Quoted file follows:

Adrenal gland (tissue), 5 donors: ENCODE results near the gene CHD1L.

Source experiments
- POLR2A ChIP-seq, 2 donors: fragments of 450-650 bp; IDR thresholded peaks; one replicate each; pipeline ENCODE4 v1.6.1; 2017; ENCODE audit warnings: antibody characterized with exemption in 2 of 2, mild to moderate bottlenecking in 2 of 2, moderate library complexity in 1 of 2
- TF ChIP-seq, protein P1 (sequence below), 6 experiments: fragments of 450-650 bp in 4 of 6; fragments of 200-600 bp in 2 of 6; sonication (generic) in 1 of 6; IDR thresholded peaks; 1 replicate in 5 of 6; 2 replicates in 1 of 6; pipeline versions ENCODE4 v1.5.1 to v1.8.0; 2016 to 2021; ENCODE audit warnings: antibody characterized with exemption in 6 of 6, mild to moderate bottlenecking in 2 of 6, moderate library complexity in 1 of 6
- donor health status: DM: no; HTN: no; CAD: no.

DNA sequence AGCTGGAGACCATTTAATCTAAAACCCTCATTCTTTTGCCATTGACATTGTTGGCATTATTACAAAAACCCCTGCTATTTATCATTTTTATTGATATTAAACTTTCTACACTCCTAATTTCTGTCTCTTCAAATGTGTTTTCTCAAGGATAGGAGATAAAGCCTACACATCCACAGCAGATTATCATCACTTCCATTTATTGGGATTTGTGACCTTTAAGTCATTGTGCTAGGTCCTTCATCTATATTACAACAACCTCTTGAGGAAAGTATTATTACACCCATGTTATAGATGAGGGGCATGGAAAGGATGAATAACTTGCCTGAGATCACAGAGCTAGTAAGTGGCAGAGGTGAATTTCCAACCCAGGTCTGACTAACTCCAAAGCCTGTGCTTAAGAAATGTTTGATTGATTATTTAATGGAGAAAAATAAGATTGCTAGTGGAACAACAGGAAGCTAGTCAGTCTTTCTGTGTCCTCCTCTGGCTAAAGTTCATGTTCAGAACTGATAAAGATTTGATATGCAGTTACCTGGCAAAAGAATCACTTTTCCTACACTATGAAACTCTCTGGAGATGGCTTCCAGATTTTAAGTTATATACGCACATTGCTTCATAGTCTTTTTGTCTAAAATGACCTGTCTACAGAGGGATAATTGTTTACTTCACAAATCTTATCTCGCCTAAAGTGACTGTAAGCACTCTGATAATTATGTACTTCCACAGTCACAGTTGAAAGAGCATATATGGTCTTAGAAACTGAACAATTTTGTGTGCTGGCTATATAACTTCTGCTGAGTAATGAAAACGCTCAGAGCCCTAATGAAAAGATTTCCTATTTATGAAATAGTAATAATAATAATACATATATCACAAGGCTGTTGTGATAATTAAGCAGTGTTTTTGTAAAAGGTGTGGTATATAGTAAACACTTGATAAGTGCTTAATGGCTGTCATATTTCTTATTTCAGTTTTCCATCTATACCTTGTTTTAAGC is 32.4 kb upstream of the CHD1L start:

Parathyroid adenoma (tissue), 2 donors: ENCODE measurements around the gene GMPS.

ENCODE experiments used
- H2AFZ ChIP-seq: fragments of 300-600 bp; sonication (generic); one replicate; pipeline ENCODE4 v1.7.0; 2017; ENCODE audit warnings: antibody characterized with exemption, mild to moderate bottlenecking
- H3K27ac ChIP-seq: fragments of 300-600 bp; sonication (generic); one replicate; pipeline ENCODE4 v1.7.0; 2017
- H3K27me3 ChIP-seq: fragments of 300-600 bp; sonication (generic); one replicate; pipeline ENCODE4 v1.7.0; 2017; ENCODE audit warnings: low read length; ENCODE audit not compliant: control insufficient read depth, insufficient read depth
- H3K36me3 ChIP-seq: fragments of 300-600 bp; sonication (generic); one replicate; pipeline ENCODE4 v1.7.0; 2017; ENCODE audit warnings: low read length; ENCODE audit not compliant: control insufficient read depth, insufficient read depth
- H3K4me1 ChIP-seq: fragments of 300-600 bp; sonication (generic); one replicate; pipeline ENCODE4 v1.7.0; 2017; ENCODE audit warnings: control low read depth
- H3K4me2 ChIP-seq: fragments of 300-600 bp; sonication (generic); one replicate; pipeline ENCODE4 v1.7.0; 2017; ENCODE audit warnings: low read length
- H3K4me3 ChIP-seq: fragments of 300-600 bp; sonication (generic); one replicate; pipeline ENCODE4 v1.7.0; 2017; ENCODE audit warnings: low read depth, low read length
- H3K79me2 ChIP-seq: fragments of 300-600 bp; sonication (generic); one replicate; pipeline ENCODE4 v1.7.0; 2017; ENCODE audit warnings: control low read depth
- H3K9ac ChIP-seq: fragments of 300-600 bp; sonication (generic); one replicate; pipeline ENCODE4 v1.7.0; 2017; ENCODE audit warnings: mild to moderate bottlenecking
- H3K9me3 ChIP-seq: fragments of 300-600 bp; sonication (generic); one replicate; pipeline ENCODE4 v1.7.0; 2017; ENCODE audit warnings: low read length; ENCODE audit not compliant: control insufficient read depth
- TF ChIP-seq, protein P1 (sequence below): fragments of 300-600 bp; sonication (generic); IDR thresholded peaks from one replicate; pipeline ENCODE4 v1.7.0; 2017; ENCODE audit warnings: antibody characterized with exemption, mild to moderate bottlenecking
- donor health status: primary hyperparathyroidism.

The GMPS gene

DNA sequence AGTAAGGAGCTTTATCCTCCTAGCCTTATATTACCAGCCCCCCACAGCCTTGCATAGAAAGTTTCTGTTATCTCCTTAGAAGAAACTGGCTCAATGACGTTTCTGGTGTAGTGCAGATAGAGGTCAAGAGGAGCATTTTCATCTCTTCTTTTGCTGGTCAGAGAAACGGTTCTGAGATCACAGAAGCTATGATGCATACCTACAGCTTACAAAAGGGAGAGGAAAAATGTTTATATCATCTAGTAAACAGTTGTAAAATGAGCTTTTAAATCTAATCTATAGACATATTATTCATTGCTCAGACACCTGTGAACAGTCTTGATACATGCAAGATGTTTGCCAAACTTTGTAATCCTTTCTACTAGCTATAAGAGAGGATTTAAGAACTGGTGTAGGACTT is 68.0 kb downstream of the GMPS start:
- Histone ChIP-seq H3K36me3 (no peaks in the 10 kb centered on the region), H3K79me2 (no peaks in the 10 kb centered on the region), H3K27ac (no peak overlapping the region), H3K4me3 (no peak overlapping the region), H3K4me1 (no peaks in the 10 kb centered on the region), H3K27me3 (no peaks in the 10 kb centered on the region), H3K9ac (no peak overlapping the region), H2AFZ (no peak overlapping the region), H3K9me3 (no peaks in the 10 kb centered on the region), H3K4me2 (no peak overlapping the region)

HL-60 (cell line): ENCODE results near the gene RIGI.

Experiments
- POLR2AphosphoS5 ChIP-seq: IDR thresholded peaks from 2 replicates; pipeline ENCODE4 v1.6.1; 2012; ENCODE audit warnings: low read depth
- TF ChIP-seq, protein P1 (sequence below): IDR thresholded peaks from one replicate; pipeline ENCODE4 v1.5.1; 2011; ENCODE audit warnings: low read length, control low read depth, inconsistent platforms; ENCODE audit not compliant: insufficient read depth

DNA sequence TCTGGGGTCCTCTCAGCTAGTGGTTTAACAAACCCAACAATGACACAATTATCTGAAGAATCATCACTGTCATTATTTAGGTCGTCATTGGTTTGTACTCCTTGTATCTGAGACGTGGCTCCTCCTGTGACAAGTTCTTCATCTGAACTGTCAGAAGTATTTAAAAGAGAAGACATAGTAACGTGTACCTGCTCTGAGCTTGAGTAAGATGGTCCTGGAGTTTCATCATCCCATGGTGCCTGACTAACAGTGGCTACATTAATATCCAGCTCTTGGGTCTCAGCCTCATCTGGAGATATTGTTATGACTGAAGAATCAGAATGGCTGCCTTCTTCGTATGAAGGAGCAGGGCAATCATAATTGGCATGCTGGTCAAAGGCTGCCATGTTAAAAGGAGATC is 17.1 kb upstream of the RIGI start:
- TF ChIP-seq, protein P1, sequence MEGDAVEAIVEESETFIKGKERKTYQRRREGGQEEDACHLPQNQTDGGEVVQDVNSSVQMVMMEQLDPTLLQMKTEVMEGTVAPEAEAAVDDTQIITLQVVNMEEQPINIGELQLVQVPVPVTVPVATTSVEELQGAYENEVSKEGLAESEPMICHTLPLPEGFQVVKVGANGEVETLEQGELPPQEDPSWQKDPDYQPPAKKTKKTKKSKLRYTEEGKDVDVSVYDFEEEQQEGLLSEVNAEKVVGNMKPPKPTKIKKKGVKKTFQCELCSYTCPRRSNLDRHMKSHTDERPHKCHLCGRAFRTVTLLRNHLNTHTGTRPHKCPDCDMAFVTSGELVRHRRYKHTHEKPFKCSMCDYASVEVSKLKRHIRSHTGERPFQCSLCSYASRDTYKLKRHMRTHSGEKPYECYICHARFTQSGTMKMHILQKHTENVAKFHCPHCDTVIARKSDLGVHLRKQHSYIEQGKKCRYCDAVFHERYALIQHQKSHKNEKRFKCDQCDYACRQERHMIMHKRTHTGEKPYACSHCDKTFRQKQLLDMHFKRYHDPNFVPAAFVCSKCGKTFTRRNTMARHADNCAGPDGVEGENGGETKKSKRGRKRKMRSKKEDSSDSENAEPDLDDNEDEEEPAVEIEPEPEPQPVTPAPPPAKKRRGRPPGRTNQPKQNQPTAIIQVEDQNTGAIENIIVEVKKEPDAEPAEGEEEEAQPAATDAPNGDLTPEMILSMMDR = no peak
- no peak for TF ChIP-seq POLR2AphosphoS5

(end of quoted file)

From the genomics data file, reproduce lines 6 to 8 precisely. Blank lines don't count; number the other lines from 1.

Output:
DNA sequence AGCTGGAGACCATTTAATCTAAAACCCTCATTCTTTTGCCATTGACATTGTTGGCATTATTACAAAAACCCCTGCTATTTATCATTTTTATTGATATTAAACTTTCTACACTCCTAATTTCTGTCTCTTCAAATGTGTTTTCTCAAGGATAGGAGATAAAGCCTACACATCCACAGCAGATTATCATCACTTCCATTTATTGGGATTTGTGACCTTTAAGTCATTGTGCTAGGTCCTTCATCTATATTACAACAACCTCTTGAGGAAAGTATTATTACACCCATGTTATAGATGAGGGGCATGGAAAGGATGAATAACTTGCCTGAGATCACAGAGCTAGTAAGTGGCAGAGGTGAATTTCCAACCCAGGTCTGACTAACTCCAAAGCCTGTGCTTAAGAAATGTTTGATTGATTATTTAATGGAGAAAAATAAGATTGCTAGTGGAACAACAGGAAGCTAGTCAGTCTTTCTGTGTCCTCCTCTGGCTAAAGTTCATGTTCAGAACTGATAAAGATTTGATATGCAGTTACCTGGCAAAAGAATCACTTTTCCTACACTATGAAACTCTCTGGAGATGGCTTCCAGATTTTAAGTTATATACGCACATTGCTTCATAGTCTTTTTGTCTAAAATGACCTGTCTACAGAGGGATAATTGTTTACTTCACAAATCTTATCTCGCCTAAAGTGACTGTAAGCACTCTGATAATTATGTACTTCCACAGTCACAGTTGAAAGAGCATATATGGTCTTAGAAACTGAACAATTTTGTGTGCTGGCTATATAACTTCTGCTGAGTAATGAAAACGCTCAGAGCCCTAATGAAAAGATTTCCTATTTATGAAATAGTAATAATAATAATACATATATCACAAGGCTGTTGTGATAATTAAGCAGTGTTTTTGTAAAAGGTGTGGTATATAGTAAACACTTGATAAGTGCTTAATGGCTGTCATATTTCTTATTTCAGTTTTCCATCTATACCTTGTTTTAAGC is 32.4 kb upstream of the CHD1L start:

Parathyroid adenoma (tissue), 2 donors: ENCODE measurements around the gene GMPS.

ENCODE experiments used